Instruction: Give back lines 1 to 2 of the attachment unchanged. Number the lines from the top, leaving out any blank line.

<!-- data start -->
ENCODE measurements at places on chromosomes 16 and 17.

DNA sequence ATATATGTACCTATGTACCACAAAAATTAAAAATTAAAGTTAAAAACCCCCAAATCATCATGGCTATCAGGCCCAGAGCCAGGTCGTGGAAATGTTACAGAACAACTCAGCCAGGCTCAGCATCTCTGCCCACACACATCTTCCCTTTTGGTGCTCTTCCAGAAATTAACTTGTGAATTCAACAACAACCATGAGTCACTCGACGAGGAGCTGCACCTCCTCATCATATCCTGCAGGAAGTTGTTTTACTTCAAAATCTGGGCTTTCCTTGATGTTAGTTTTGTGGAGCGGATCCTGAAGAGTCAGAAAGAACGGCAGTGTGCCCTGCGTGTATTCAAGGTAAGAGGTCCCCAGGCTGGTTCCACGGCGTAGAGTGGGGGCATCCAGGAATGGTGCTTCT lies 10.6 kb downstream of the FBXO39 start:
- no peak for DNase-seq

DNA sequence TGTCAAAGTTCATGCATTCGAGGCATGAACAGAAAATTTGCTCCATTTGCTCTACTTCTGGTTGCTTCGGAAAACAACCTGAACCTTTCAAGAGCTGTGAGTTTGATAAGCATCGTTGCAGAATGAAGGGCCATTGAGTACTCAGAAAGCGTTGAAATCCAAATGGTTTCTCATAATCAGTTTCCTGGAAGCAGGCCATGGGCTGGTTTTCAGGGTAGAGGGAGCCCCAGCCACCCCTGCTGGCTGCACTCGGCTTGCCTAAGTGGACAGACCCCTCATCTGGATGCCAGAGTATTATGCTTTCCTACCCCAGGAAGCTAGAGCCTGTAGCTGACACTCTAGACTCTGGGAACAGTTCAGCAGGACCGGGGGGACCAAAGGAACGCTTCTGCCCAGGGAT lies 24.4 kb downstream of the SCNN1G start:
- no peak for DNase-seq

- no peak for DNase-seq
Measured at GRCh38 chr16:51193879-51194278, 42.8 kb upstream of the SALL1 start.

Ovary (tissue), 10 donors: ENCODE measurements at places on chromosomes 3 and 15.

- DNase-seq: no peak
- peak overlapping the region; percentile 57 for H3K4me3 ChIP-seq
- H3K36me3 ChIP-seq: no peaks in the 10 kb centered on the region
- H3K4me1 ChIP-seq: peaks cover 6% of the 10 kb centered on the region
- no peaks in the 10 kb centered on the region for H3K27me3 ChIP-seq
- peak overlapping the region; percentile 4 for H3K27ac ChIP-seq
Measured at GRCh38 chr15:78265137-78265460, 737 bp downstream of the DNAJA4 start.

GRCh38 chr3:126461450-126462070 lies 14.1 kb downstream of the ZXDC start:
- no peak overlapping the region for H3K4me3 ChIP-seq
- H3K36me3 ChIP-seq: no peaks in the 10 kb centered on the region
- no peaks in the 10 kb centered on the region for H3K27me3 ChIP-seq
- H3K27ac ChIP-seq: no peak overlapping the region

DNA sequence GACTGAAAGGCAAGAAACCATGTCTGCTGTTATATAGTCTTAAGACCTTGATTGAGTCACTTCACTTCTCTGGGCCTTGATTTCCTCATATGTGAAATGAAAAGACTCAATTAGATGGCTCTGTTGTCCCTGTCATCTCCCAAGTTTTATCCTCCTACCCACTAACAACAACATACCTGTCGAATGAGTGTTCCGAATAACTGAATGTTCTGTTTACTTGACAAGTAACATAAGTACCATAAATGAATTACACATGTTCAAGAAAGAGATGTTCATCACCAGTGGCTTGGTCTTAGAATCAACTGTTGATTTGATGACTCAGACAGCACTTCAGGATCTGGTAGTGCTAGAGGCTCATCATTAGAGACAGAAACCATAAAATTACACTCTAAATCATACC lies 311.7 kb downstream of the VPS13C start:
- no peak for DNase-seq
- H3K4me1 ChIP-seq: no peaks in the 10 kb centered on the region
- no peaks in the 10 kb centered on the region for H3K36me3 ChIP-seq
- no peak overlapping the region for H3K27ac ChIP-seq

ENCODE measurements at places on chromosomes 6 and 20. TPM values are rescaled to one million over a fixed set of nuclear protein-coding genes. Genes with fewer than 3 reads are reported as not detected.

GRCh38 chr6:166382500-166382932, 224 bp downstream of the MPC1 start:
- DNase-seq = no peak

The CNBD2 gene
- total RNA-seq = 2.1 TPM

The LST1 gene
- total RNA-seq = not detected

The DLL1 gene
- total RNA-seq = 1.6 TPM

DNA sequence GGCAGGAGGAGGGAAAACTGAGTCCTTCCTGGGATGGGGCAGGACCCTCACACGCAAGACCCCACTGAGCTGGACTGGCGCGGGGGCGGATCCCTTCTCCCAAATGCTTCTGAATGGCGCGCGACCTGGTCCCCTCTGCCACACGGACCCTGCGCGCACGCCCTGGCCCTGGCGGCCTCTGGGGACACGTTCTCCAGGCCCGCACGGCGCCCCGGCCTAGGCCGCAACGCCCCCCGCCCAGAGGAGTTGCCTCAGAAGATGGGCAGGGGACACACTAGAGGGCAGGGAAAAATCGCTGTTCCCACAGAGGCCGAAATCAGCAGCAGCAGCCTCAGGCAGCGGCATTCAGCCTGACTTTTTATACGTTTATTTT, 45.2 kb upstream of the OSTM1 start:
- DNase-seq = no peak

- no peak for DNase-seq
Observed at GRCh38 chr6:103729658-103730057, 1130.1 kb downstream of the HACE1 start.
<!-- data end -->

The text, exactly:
ENCODE measurements at places on chromosomes 16 and 17.

DNA sequence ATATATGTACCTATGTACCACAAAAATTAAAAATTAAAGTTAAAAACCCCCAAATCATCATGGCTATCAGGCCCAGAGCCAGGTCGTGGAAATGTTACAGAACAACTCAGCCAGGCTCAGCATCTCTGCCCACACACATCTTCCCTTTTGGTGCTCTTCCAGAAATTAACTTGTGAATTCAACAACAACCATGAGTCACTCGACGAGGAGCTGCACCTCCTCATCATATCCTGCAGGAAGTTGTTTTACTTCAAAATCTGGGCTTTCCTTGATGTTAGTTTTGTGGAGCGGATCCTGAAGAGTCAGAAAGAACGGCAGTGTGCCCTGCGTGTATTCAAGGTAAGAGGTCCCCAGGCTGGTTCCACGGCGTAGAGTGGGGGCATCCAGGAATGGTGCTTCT lies 10.6 kb downstream of the FBXO39 start: